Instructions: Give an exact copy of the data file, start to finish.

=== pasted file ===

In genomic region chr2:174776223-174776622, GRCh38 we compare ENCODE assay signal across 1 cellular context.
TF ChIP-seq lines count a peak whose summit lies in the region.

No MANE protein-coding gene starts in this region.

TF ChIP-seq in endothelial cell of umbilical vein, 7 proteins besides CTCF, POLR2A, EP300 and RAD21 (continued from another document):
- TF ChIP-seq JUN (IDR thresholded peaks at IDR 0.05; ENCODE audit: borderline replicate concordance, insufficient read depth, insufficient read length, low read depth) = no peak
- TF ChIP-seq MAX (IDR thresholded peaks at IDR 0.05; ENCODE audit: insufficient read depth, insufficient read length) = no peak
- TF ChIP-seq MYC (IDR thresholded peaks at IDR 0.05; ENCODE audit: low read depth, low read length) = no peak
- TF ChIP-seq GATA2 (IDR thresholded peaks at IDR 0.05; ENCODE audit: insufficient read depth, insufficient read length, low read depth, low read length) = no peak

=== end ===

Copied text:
In genomic region chr2:174776223-174776622, GRCh38 we compare ENCODE assay signal across 1 cellular context.
TF ChIP-seq lines count a peak whose summit lies in the region.

No MANE protein-coding gene starts in this region.

TF ChIP-seq in endothelial cell of umbilical vein, 7 proteins besides CTCF, POLR2A, EP300 and RAD21 (continued from another document):
- TF ChIP-seq JUN (IDR thresholded peaks at IDR 0.05; ENCODE audit: borderline replicate concordance, insufficient read depth, insufficient read length, low read depth) = no peak
- TF ChIP-seq MAX (IDR thresholded peaks at IDR 0.05; ENCODE audit: insufficient read depth, insufficient read length) = no peak
- TF ChIP-seq MYC (IDR thresholded peaks at IDR 0.05; ENCODE audit: low read depth, low read length) = no peak
- TF ChIP-seq GATA2 (IDR thresholded peaks at IDR 0.05; ENCODE audit: insufficient read depth, insufficient read length, low read depth, low read length) = no peak